Something for nothing

So a while ago, someone I know bought some new running shoes. He went and tried them on in our local specialist running shop, which is staffed by people who know what they’re talking about when it comes to running kit. The advisors there are pretty good – they will usually get customers to try on runners and run up and down the street outside so their gait can be observed, and they’ll happily do this several times until the best shoes have been identified.

I don’t know how complex the fitting process was in this case. What I do know is that once this person had figured out which runners they wanted, and tried them on, they left the shop and bought them online, thus saving £30.

When I called them out on this, the response was along the lines of  ’I'm all for local shops but I don’t have £30 to support them I am afraid’.  Support? SUPPORT? Like independent shops are some sort of charity case, surviving on handouts from those kind and generous folk, and who should be humbly grateful for being tossed a bone every now and again?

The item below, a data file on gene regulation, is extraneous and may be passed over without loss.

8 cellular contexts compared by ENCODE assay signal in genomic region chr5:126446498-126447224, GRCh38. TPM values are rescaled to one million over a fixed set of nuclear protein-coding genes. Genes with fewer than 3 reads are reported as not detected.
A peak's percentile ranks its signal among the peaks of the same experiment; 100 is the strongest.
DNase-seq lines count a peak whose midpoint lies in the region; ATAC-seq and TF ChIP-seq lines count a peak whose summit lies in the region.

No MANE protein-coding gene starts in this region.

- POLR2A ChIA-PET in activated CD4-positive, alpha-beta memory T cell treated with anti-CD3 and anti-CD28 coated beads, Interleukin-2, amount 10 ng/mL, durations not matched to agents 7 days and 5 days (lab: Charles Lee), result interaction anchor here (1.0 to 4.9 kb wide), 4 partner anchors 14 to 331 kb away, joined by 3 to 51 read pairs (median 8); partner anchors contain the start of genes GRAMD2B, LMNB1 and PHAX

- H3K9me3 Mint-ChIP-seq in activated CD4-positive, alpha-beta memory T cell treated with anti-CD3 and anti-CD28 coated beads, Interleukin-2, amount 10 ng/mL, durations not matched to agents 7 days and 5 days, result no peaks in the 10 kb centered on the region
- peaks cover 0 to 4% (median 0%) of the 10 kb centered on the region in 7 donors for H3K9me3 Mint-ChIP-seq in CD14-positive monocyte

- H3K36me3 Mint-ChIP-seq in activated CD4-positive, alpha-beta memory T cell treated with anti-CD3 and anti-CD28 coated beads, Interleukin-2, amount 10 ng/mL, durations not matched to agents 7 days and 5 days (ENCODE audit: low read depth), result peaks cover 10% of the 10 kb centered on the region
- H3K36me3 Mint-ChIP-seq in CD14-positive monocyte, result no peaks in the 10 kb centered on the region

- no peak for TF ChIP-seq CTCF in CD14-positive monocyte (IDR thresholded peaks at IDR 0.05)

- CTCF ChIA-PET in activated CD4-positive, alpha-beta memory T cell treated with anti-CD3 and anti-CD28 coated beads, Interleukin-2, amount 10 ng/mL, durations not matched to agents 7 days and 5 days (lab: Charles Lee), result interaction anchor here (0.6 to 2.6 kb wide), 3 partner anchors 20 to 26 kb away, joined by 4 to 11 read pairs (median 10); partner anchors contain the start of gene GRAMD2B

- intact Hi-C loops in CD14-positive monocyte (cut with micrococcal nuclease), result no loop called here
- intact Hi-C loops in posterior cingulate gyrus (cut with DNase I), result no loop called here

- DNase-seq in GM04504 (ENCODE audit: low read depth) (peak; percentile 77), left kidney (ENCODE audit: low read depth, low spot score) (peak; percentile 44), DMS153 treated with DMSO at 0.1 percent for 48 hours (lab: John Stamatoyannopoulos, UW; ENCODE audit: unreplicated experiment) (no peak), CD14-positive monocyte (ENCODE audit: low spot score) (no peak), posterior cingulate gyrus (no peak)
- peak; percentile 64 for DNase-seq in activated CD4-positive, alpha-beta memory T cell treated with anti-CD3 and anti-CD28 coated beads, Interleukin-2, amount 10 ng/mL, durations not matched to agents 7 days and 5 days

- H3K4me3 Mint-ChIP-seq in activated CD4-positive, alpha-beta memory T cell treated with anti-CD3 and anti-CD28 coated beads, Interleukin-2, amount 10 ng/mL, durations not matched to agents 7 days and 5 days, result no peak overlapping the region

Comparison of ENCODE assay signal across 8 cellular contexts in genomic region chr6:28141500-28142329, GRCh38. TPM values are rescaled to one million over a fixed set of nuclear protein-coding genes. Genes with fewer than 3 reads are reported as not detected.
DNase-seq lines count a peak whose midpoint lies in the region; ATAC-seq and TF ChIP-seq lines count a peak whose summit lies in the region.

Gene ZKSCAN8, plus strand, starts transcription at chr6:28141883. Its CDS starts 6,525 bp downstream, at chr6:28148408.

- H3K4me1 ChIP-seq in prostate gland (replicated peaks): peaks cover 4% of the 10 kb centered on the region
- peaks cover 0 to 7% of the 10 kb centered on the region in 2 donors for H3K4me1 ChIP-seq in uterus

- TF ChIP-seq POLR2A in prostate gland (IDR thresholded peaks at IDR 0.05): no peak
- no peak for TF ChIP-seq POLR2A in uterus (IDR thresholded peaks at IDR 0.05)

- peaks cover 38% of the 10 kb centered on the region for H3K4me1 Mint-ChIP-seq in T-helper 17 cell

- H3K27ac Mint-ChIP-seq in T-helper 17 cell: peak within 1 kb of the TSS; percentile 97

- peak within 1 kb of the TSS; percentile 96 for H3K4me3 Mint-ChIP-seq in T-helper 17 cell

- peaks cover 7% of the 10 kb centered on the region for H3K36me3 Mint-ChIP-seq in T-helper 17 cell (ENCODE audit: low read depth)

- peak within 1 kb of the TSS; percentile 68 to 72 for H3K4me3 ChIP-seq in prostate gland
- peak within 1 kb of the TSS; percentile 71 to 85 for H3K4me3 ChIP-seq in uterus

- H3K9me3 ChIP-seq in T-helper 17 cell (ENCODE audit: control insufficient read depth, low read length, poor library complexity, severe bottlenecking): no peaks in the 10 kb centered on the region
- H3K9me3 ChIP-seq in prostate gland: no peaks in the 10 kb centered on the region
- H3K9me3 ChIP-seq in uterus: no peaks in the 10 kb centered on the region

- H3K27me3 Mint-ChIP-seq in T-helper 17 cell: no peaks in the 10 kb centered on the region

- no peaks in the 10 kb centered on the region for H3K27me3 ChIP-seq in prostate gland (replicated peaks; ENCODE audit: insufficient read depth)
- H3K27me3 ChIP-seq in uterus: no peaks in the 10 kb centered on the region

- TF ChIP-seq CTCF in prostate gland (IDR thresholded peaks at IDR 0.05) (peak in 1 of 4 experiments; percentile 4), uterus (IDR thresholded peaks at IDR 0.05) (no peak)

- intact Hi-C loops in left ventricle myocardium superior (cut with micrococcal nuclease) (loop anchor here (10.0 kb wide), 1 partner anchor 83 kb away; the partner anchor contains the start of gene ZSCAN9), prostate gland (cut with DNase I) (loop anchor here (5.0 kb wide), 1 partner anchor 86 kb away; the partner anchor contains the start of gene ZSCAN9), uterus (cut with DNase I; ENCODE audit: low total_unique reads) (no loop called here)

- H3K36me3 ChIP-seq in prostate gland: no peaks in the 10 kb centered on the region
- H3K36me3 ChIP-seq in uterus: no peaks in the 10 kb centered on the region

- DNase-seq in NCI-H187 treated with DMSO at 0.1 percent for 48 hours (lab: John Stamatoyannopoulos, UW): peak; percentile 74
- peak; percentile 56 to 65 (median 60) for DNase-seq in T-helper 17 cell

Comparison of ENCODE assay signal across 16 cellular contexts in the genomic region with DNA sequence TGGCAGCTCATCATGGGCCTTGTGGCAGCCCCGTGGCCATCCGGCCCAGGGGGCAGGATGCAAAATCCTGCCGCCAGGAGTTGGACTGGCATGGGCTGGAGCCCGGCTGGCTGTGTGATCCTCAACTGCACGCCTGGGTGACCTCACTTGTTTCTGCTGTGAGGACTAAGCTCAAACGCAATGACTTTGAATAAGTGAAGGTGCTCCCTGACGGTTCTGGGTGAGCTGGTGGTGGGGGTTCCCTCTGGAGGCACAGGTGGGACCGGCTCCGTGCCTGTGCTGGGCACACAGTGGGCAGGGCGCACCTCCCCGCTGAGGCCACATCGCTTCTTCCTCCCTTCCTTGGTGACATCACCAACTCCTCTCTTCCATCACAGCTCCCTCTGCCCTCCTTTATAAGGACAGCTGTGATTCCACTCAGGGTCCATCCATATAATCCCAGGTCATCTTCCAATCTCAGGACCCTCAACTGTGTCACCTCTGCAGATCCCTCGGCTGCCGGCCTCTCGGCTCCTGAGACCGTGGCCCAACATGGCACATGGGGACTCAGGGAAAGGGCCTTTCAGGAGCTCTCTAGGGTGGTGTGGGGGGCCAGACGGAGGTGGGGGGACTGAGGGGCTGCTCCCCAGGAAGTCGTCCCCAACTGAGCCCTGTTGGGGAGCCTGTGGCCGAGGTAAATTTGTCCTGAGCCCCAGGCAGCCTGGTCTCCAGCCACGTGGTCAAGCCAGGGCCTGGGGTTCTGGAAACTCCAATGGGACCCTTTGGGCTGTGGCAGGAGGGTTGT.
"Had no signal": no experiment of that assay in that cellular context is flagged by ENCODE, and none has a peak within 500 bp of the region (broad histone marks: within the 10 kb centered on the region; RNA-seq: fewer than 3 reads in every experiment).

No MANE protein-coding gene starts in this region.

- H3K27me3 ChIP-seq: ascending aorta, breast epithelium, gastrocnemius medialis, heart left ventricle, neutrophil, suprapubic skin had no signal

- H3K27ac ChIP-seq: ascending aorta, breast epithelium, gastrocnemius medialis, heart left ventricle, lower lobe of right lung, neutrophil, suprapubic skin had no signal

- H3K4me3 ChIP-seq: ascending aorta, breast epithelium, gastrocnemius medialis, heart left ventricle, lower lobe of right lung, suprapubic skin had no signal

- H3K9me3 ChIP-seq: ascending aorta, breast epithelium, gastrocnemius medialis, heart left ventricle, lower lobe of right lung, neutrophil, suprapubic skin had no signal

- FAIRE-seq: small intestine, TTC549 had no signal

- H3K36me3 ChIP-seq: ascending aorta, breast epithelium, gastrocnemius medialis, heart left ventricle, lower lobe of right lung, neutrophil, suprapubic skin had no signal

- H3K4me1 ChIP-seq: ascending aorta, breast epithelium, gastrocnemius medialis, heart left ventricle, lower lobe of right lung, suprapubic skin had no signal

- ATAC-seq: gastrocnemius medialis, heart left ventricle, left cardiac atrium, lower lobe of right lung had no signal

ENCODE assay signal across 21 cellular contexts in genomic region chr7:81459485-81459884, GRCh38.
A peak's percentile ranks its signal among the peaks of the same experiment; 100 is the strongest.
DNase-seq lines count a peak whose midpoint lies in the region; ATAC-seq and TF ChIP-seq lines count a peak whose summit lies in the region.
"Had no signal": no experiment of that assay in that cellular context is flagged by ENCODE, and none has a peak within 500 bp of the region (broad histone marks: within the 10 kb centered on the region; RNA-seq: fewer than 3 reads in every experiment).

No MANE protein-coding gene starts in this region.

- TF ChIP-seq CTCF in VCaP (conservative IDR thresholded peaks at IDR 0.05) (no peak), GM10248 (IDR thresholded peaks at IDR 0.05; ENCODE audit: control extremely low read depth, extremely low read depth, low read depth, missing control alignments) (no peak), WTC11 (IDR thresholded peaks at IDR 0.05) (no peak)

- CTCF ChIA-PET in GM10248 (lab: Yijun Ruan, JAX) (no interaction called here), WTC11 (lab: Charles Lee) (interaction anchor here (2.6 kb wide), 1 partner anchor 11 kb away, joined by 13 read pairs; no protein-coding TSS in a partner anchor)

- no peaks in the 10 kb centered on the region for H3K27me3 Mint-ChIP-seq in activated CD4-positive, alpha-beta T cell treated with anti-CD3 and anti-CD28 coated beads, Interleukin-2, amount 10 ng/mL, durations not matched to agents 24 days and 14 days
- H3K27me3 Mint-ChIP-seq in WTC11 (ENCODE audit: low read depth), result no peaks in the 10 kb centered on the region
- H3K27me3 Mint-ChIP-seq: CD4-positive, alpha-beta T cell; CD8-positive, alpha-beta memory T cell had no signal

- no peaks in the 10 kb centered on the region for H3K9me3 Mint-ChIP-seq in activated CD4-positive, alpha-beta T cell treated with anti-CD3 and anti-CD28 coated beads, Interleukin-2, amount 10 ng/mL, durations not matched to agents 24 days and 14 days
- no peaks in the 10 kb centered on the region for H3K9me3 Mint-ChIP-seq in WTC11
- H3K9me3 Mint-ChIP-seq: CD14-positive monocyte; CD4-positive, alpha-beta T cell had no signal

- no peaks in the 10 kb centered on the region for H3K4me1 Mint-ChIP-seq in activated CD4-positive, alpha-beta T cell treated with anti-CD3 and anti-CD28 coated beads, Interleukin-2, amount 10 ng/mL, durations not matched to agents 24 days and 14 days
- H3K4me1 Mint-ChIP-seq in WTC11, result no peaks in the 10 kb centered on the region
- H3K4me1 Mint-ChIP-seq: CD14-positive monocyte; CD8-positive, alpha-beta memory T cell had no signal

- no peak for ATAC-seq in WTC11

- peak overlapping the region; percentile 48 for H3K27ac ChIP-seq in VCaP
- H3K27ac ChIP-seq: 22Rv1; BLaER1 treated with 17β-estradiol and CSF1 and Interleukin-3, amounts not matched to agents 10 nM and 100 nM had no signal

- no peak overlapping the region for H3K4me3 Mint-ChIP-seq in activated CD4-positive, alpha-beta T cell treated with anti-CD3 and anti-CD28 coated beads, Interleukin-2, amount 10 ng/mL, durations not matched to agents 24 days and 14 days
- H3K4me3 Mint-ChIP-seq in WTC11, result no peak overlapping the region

And breathe. Right. I’m sure I’ve covered this before on the blog, but in case you weren’t paying attention, let’s have a quick rehash…Online stores are often (but not always) cheaper. Sometimes a lot cheaper. Why can’t local shops offer the same prices? Well, it comes down mostly to rent costs and wage costs.

There is a big difference between renting a depot on an industrial estate and renting a city centre store. ‘Not my problem, is it?’ I hear you say. Uh, no, it’s not. Unless you want to try on your shoes before you buy them of course. In that case you’ll need to go to a shop on the high street. A shop that will have significantly higher rent costs, and therefore needs to charge higher prices.